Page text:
Medications have long been one of mankind's best ways of treating diseases. Imagine you are feeling nauseous, so you go to a doctor and they prescribe you some medication. You take it, and within hours you start feeling better. You might think, “wow that medicine worked great!” What if I told you that the medicine was not an anti-nausea treatment at all, but rather Ipecac, a medication that induces vomiting? But wait, you might be wondering, how could a medication that causes nausea cure the exact same condition? This paradox was studied by Stewart Wolf from Cornell University Medical College in 1950 [1]. Much like in our hypothetical situation, in his study, Wolf gave a nauseous patient Ipecac and told them it would alleviate their symptoms. Soon after taking the medication, the patient felt better, and all symptoms of their nausea vanished [1].

The results of the study were due to a phenomenon known as the placebo effect. The placebo effect occurs when rather than the treatment itself, the expectations around receiving a treatment cause beneficial effects [2]. When people are given a treatment, such as a pill, the context of receiving a medical treatment can lead to an alleviation of symptoms, even if the pill was just a sugar pill [2]. The placebo effect influences the treatment of many conditions, including mental health illnesses such as one of the clinical forms of depression, major depressive disorder (MDD). MDD is a chronic mental disorder which disrupts typical social or occupational functioning [3]. Common symptoms of MDD include loss of interest in pleasurable activities, changes in sleep patterns and appetite, fatigue, feelings of worthlessness, and suicidal ideation. MDD is characterized by having recurring episodes of symptoms, with each episode lasting more than 2 weeks [3]. Since about 20.6% of people in the US have had MDD during the course of their lifetime, developing effective treatment methods is critical [4]. In order to test the effectiveness of a new antidepressant treatment, studies need to know how much the medication itself alleviates depressive symptoms, but because the placebo effect can also alleviate these symptoms, this can be challenging to determine.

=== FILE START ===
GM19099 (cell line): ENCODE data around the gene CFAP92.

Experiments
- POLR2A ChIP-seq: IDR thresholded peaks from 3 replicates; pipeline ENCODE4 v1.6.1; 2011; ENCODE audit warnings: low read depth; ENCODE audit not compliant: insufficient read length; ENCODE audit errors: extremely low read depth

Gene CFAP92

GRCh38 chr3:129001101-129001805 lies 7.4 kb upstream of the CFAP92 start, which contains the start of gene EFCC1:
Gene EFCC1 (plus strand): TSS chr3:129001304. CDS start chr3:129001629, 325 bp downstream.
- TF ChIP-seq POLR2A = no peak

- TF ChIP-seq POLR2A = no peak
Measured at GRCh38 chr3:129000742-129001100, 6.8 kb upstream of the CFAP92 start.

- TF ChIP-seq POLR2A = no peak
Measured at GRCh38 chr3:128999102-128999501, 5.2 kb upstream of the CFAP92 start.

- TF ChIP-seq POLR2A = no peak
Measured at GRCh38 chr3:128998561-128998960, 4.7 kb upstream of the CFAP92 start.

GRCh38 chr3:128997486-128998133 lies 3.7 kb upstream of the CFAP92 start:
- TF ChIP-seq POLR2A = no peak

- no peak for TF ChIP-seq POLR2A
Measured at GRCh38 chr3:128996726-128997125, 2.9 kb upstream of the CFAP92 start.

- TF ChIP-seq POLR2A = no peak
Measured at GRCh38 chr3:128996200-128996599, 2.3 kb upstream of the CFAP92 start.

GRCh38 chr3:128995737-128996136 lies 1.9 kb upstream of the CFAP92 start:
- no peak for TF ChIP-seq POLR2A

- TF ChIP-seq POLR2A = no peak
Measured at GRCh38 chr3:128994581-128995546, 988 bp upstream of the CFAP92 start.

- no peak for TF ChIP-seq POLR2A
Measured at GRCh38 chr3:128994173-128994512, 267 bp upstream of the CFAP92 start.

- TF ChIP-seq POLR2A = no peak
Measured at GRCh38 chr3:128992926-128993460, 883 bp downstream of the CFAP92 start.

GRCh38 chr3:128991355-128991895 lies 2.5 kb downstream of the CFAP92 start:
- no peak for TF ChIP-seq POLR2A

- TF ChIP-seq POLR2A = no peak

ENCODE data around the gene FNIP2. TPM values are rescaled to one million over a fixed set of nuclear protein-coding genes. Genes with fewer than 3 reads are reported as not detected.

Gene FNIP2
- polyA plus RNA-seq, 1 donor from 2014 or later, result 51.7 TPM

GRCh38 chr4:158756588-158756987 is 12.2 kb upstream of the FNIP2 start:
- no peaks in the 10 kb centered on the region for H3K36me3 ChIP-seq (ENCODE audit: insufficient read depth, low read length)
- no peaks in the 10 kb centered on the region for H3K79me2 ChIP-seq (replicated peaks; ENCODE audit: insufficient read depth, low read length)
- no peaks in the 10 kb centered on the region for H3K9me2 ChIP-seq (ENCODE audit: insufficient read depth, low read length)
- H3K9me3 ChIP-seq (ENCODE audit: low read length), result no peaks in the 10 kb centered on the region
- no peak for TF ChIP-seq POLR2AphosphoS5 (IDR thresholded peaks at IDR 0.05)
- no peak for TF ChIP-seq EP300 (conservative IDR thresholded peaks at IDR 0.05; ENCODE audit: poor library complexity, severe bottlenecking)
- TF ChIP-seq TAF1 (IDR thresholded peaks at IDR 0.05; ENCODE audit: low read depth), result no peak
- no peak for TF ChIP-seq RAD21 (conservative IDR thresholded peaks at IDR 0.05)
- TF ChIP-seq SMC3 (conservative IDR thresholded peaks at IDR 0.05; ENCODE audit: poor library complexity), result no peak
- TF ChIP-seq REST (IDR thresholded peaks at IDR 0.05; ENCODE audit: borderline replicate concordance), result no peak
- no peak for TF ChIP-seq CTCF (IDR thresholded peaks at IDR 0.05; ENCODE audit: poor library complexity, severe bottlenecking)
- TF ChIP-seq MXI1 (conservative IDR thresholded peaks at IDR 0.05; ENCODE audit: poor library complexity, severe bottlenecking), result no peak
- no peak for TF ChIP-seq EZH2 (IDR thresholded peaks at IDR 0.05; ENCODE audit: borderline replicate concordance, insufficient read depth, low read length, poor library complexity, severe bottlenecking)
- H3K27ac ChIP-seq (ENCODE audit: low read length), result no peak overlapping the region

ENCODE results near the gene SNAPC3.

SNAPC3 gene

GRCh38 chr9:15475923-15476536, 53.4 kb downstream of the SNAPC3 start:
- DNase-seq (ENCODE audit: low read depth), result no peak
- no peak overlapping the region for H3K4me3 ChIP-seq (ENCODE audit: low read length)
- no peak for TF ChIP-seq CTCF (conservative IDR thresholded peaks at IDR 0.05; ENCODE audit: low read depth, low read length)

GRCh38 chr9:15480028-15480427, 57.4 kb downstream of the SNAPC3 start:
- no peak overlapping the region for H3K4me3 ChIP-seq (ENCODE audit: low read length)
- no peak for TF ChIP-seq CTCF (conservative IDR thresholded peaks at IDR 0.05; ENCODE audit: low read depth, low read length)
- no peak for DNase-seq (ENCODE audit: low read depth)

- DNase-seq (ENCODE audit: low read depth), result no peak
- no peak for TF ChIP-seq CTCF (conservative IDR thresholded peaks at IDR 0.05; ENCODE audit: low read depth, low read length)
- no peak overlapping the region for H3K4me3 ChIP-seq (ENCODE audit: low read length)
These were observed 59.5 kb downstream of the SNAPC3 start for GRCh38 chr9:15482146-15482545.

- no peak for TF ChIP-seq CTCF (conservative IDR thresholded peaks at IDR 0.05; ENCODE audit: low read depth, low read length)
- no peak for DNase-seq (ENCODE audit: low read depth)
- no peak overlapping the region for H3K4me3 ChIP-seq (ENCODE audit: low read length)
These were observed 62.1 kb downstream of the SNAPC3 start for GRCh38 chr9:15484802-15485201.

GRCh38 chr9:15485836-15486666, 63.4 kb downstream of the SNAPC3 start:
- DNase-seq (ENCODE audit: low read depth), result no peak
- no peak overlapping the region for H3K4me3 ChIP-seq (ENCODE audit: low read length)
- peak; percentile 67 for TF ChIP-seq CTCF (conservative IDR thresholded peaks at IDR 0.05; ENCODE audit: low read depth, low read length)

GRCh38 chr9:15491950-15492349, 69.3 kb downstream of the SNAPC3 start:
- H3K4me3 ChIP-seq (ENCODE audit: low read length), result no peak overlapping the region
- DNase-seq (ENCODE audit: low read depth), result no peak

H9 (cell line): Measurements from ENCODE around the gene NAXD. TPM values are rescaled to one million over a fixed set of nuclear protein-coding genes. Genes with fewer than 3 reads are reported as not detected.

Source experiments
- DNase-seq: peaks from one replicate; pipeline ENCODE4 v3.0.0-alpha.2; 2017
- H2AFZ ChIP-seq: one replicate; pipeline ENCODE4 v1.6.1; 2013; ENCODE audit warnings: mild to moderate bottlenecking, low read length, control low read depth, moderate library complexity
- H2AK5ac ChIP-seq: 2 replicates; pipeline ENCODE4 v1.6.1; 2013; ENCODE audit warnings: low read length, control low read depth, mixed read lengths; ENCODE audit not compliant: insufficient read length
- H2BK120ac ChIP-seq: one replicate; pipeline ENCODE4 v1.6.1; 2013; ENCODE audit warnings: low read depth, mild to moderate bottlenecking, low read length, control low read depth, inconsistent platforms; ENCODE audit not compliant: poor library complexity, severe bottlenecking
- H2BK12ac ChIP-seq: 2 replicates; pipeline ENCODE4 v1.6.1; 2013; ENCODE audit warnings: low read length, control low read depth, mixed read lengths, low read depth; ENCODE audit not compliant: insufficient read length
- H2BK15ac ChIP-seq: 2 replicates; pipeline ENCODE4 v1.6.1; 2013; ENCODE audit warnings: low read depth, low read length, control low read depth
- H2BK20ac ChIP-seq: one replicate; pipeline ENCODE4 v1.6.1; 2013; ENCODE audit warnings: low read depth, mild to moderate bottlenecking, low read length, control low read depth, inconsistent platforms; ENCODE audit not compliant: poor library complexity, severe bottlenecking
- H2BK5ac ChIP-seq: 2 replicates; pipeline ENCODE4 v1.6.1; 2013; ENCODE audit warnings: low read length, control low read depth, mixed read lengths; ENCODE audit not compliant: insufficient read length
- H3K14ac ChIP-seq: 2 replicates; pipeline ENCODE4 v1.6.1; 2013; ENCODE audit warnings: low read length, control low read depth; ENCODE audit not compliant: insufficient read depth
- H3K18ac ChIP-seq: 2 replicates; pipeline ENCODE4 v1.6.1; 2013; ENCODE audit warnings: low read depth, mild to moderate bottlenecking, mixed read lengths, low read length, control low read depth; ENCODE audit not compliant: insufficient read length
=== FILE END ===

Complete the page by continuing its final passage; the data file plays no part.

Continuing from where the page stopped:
Depression and Antidepressants

Antidepressant development is a field that has been expanding, particularly as more research is conducted in trying to understand the underlying neurological causes for MDD. Much is still unknown about what causes MDD, but many changes in neuronal functioning have been associated with the disorder. One of the changes observed in patients diagnosed with MDD is low concentrations of serotonin, norepinephrine, and/or dopamine [3]. These chemicals are known as monoamine neurotransmitters: molecules essential for many functions of the brain including neural signaling as well as regulating mood, circulation, and attention [3][5]. Many commonly prescribed classes of antidepressants try to increase the concentration of these neurotransmitters [3]. These classes of medication include: Selective Serotonin Reuptake Inhibitors (SSRIs), Serotonin-Norepinephrine Reuptake Inhibitors (SNRIs), Monoamine Oxidase (MAO) inhibitors, and tricyclic antidepressants [3]. Each of these classes differ in how and which monoamine neurotransmitters they target.